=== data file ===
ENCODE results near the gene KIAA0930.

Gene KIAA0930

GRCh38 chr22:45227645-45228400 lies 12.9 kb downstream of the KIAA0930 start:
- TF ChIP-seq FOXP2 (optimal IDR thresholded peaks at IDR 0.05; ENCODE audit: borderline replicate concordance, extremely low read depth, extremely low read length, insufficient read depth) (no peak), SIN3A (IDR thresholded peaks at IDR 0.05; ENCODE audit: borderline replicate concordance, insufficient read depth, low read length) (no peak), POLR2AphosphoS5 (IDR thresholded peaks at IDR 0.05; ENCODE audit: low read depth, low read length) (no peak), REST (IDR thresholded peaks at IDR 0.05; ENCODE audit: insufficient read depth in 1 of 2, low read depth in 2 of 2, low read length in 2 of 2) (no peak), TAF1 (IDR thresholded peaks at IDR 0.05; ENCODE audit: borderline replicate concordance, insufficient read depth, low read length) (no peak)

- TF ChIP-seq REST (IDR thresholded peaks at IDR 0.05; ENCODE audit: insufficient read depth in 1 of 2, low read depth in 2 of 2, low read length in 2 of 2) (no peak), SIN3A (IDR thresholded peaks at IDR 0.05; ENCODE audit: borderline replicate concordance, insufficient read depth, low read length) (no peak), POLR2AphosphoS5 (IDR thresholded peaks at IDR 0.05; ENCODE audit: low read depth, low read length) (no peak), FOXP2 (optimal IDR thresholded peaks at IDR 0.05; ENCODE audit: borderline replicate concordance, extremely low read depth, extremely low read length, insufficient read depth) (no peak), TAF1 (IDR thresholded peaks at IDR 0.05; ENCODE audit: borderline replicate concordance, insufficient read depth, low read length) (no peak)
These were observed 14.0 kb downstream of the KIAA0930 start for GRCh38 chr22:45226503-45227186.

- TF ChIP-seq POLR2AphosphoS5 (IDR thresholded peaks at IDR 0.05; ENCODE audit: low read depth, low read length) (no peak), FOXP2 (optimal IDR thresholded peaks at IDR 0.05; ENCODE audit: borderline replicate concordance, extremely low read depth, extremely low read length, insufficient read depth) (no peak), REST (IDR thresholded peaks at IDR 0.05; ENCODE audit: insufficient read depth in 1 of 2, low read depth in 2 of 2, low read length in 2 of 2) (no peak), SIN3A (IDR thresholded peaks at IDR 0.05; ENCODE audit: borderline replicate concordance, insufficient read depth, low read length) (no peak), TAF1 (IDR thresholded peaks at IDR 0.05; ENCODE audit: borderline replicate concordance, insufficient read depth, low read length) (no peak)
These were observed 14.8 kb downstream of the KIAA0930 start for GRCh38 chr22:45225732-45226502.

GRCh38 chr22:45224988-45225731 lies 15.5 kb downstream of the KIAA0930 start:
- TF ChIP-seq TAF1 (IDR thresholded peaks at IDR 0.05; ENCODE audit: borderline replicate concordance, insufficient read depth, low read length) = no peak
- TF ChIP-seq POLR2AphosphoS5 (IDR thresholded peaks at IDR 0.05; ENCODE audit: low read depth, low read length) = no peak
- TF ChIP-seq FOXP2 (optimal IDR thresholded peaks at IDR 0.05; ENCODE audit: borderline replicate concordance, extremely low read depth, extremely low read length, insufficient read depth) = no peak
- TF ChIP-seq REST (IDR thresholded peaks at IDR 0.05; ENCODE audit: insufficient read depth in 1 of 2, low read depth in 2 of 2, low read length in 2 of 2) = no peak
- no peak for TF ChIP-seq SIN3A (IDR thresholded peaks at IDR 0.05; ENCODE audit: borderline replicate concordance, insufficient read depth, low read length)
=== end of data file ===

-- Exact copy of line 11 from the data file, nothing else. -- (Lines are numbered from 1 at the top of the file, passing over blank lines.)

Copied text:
- TF ChIP-seq POLR2AphosphoS5 (IDR thresholded peaks at IDR 0.05; ENCODE audit: low read depth, low read length) = no peak